• can you expand on that answer a little? Why is the other solution better? Can you give an example on implementation in the answer?
    – ECiurleo
    Sep 7, 2017 at 8:23
  • For example, say you have an HTML table that loads last on the page, take the id of that table say table1 WebDriverWait wait1 = new WebDriverWait(driver,20); wait1.until(ExpectedConditions.visibilityOf(driver.findElement(By.Id("table1"))); You can perform rest of the processing based on this. Oct 17, 2017 at 8:20

As in previous responses, using static "sleeps" is not good idea. WebDriver Wait(...) should be best option for you.

However you need to be extra careful about the condition, as some elements are loading in different order. In my case bests results came with asking JS is everything is in place already :) Method that perform validation:

 return ((string)Driver.ExecuteScript("return document.readyState")).Equals("complete");

Of course Driver class is a wrapper around original WebDriver's driver and to execute script I'm using:

 public object ExecuteScript(string javascriptCode, params object[] args)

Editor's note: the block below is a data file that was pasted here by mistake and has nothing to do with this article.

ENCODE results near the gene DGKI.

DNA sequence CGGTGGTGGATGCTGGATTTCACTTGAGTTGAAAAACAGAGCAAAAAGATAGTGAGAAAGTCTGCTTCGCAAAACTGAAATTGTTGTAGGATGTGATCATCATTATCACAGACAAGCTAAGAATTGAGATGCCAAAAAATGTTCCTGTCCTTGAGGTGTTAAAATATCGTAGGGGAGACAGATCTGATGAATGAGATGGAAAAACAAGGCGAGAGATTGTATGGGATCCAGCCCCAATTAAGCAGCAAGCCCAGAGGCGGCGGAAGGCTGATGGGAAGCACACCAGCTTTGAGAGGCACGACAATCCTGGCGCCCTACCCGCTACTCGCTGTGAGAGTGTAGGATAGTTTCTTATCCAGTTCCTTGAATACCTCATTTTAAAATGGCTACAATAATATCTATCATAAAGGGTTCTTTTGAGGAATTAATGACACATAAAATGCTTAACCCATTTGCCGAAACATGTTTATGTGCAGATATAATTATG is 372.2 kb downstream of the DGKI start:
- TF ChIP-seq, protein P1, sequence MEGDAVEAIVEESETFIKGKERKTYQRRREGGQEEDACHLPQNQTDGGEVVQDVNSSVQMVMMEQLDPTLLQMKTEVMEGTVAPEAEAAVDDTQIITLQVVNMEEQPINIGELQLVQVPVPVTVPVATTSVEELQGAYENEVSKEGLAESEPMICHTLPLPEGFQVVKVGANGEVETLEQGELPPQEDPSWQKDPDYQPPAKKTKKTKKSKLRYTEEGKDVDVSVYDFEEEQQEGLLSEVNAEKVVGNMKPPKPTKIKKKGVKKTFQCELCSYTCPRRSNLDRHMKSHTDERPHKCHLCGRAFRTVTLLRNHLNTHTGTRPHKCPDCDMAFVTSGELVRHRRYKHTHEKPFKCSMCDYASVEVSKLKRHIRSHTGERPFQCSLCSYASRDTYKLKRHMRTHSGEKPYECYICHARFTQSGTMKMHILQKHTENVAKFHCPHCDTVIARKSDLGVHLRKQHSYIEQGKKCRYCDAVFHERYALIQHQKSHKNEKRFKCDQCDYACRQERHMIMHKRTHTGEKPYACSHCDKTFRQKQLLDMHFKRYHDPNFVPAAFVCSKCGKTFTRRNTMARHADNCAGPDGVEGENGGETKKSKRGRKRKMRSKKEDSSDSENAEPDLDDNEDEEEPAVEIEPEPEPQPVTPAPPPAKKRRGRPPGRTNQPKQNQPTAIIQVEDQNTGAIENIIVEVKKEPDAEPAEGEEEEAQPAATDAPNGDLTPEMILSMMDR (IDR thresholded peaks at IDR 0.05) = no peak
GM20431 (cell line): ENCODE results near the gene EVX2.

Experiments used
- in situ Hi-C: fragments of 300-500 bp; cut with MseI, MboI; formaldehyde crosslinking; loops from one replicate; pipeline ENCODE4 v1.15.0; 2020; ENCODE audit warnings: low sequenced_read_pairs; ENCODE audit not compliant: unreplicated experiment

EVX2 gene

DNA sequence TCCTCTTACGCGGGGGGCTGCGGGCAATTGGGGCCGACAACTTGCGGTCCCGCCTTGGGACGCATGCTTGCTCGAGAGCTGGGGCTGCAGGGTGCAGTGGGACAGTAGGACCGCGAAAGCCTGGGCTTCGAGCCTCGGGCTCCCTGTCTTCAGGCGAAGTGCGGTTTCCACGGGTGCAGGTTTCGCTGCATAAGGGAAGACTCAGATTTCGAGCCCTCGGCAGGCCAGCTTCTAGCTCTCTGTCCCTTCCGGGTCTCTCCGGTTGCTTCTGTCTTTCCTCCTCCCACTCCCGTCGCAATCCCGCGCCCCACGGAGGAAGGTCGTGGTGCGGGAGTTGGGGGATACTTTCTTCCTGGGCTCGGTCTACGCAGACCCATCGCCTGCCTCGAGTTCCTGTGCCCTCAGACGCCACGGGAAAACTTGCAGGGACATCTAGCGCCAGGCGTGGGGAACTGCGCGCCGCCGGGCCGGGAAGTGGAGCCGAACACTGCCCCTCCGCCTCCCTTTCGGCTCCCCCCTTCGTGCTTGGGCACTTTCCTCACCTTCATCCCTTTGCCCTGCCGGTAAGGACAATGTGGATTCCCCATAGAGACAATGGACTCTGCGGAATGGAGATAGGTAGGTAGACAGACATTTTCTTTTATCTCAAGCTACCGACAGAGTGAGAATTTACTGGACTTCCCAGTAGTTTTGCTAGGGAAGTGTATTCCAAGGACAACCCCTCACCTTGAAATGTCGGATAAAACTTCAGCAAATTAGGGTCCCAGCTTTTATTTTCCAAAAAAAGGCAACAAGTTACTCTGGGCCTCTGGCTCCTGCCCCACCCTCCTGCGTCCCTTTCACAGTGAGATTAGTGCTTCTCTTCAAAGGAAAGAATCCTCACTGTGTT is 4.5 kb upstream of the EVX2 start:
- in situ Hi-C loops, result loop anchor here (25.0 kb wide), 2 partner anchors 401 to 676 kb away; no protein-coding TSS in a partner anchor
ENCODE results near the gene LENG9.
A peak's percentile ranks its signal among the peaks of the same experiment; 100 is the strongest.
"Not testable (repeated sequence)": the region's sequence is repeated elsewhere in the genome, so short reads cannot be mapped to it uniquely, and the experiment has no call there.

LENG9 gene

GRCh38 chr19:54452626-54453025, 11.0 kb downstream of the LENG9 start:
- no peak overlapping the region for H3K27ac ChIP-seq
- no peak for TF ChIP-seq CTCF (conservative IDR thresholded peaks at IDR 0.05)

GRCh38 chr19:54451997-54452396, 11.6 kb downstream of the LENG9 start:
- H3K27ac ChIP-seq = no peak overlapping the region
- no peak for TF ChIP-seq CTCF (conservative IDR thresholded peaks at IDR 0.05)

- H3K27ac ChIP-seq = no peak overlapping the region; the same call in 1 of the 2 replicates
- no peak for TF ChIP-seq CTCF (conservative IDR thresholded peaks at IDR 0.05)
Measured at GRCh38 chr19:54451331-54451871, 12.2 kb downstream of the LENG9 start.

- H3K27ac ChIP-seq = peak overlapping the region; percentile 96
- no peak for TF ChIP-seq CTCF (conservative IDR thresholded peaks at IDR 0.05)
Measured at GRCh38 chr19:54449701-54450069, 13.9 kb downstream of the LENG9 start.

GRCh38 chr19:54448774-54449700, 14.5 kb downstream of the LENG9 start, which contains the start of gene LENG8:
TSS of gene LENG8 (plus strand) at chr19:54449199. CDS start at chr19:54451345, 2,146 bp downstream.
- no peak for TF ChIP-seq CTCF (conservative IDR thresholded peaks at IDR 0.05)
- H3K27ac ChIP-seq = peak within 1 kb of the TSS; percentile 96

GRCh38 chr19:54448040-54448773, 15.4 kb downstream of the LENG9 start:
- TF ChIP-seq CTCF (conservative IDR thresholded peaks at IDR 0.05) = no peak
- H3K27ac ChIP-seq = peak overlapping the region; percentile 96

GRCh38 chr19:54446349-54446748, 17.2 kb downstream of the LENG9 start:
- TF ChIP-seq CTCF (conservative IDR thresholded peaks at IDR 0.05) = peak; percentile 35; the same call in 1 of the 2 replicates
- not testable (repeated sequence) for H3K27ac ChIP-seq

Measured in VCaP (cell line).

return ((IJavaScriptExecutor)DriverInstanceInstance).ExecuteScript(javascriptCode, args);

We faced this issue in our product too, with the added complication that we're using Dojo and as such have Javascript code that executes after the readystate complete change. Because of this, we have a small piece of Javascript code that we call after the onload Javascript has finished:

     * Sets the focus on a field
    setFocus : function(focusedElement, defaultFocusGainedDivId) {
        // timeout needed for IE to work
        setTimeout(function() {
            if ( typeof (focusedElement.select) !== "undefined") {
                // select a value in the text inputs
                // only (no combobox).

            if(!defaultFocusGainedDivId) {
                defaultFocusGainedDivId = "defaultFocusGainedDiv";

            domConstruct.create("div", {"id": defaultFocusGainedDivId,  "class": "u-display-none" }, win.body());

        }, 300, focusedElement);

Then on the Selenium end, we have this code that we call when loading a new page:

private static By defaultFocusGainedBy = By.cssSelector("div#defaultFocusGainedDiv.u-display-none");

 * Waits for 5 seconds for a div with id='defaultFocusGainedDiv' and css
 * class='focusGained'. This div is added after the focus is set to a page's
 * default control using js/utils/CommonUtils.js' setFocus() function.
public static void waitForPageFocusGained() {

This mostly fixes this issue, although you do need to have the discipline to keep using both snippets.

synchronized(driver) {
  • 3
    Welcome to SQA, Raman. Could you elaborate on this? As a rule of thumb, a snippet of code is less helpful than the accompanying explanation.
    – corsiKa
    Aug 19, 2013 at 14:56